Self-publishing is not for the faint of heart. I struggle with distractions, finding time to write, finishing drafts, and writer’s block. Not to mention, the need to be a teacher, dad, husband, and follower of Christ. When I decided to self-publish I really had no idea what I was getting into. It is a lot harder than I ever imagined (and I knew it would be hard). There are a few things I really dislike about it, but there is one part that I truly hate.
Accepting negative feedback from my editor friends (even when it’s essential) is high on my list. To help make this step easier on my heart, I’ve developed a system. First, I read through the entire edited manuscript and correct the easiest corrections like spelling and grammatical errors. Next, I read over the plot and character comments because they usually require only minor changes to the story. Finally, I address the meaty-feedback that calls for me to add or delete a scene, make major character adjustments, or rework my plotline.
Receiving negative reviews on Goodreads or Amazon is also high on my dislike list. Getting ratings and reviews is paramount to having any success as an author. For VERVE STONES, it was mostly my friends and family memberswhoreviewedthe book. These reviews convinced other readers on Goodreads and Amazon to purchase the eBook or paperback, or read the book on Amazon Unlimited. Negative rating and reviews are a painful part of putting my creation out for the world to judge. But I also believe that they demonstrate the authenticity of a book’s reviews. (After all, not everyone is going to like any given book. I mean, every book from the Harry Potter series had some one-star reviews so I’m certainly not alone.) That said, when you get a whopper like this review, it takes a few days to calm down and try to laugh it off.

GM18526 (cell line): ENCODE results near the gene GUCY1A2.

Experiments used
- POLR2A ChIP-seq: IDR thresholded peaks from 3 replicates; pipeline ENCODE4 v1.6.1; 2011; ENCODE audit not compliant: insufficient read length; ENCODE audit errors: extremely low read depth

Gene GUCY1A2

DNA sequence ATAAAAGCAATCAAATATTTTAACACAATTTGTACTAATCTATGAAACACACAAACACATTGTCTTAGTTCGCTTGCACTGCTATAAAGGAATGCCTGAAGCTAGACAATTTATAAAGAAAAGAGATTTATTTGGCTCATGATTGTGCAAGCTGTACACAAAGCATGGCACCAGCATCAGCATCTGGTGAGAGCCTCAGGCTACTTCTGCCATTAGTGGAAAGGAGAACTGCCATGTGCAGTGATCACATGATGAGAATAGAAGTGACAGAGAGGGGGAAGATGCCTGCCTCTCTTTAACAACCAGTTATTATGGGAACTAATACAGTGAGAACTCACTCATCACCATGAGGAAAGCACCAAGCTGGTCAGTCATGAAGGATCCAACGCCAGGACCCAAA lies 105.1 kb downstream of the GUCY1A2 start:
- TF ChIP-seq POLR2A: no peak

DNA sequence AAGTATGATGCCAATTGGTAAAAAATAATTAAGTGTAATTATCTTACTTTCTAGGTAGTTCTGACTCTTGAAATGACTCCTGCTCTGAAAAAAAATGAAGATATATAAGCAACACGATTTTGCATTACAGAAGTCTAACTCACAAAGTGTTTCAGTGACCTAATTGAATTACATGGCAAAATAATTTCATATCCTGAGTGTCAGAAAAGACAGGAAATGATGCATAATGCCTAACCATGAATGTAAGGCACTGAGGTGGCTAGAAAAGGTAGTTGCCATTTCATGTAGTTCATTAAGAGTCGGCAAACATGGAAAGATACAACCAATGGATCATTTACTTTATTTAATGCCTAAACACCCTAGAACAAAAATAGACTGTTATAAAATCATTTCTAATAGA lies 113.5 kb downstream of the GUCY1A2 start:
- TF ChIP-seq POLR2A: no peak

Formatting. Formatting is the bane of my existence! (Spoiler alert: there is one thing I hate even more, but boy is this a close second.) I often joke that formatting is a curse word in my house. As a self-published writer, I am in charge of getting all the formatting just right. I must select fonts, sizes, and spacing. I add chapter titles and headers. I insert maps. I add gutters for the binding. I make sure everything you see (or don’t see) on the page looks as perfect as possible. When I first started, I naively thought this step would be easy. I mean I wrote a whole book. Surely, I can just upload it and it will look great. Nope. I spent over a week uploading a manuscript (over and over and over again) to CreateSpace Digital Proofer, which allows me to view my fully-formatted book in an online virtual environment. It must detect no errorsin the document. After pulling out what I little hair I have, I finally begged my technologically-gifted-wife for help. She discovered that I made a small error that was messing everything up. GRRR! As frustrating as formatting is, I still don’t consider it to be the worst part of being a self-published author.
My number one, worst, most difficult part of being a self-published author is—SELF-PROMOTION! Ew. I despise asking anyone for help. Especially my friends and family. I also loathe bragging about myself. (Those compliments you read on my blog are usually written by my wife. She reminds me to be proud of what I’ve accomplished. I’d rather crawl under a rock, but I try.) The number of books for sale on Amazon is overwhelming. With so much competition, I struggle to find ways to promote my stories. Giveaways on Amazon work a smidge. Giveaways on Goodreads are expensive. Advertisements cost more money than I wish to spend on a hobby. I want to get my book into the hands of not just friends and family members, but strangers. I want my books to excite people to read and it brings me great joy when I hear they do.
I dream of a day where a team can do all these things for me, but for now, I continue to be grateful for a way to get my words out of my journals and into a book.
Any other self-publishers out there? What was the most frustrating part for you? Feel free to explain in the comments below.